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It feels raw to acknowledge that which we work so hard to hide, but only by turning ourselves inside out will they start to understand. We are damned if we do and damned if we don't. The more 'successful' we appear, the less support we can obtain even if we are desperate for it. Someday people will learn to value our strengths over what we hide (or cannot). And when that day comes, and we don't have to hide anymore, we can spend that energy achieving. Dena Gassner


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Integrated Self Advocacy (ISA) hide, but only by turning ourselves inside out will they start to understand. We are damned if we do and damned if we don't. The more 'successful' we appear, the less support we can obtain even if we are desperate for it. Someday people will learn to value our strengths over what we hide (or cannot). And when that day comes, and we don't have to hide anymore, we can spend that energy achieving.™

  • Informs Individuals with ASDs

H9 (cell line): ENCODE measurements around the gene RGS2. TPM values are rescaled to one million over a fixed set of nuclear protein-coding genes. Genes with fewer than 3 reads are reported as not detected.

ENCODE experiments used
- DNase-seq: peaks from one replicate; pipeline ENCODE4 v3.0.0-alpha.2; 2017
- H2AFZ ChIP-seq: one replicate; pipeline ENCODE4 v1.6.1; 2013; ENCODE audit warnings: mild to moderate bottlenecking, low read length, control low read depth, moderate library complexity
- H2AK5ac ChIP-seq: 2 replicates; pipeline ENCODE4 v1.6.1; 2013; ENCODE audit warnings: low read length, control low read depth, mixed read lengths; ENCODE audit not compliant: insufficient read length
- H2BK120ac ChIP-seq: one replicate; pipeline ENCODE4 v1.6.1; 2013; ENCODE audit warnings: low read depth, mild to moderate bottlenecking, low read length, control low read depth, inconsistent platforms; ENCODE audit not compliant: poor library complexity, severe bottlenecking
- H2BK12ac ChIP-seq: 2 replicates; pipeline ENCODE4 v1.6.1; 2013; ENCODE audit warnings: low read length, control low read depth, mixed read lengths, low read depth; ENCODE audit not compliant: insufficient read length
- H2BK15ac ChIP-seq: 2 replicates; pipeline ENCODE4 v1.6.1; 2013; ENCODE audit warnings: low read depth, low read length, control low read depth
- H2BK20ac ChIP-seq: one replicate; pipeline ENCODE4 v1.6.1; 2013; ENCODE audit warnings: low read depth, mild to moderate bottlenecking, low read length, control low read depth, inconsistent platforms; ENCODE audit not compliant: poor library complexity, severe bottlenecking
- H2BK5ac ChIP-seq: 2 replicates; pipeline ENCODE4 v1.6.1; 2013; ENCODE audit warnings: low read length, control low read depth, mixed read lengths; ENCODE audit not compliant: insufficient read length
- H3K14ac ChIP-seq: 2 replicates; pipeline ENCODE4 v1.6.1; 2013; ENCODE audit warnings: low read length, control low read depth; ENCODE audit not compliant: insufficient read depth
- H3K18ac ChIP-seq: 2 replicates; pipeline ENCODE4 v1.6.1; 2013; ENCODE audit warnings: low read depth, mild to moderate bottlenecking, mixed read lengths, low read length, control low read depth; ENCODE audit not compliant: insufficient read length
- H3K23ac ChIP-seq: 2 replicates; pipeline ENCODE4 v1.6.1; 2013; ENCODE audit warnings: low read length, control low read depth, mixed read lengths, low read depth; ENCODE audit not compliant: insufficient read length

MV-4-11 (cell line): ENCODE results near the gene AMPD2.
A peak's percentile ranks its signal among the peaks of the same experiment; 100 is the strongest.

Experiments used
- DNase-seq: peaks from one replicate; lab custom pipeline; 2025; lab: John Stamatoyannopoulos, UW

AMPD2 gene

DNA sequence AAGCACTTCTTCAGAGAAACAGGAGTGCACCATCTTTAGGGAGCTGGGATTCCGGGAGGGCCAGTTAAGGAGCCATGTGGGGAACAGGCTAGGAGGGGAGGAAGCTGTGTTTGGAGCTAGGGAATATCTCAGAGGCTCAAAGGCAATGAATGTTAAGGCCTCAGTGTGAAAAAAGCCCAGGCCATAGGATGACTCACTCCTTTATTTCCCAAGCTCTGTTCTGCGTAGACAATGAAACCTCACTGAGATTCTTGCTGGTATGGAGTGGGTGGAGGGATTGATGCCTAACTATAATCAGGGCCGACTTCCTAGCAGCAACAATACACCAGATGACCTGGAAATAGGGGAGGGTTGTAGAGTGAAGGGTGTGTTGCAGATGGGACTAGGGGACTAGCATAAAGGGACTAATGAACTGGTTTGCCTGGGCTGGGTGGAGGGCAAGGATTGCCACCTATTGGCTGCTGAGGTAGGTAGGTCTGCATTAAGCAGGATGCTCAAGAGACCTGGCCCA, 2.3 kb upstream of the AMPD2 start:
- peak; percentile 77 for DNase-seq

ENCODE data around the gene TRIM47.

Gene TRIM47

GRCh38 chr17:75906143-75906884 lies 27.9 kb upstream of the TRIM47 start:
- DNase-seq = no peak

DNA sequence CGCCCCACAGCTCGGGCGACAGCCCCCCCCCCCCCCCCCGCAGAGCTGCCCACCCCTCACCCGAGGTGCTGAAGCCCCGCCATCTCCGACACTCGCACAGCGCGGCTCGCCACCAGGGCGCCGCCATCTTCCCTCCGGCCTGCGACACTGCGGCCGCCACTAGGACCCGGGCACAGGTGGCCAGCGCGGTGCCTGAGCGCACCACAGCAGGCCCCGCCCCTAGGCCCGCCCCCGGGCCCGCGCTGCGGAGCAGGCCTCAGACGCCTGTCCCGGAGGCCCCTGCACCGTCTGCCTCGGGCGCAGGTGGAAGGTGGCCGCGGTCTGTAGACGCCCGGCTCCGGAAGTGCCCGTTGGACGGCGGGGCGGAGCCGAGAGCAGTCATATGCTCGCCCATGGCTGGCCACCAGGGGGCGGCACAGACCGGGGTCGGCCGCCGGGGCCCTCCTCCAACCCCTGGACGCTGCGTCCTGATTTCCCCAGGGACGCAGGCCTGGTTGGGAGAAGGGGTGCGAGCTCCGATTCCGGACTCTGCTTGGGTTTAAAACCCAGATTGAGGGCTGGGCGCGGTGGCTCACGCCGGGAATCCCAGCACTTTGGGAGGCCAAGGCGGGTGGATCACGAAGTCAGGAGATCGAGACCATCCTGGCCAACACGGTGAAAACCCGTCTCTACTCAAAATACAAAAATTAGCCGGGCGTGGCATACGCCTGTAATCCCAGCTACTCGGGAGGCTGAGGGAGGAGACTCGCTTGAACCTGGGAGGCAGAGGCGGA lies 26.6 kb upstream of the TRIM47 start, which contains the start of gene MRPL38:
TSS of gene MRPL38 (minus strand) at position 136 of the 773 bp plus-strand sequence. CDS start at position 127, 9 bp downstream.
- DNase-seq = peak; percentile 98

• Values the Autistic Perspective

  • Teaches Us How to Support the Emerging Advocate

  • Sensory & Social Awareness

  • Navigating Disclosure & Employment

  • Developing Deep and Focused Interests


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The Future is Outside the Box hide, but only by turning ourselves inside out will they start to understand. We are damned if we do and damned if we don't. The more 'successful' we appear, the less support we can obtain even if we are desperate for it. Someday people will learn to value our strengths over what we hide (or cannot). And when that day comes, and we don't have to hide anymore, we can spend that energy achieving.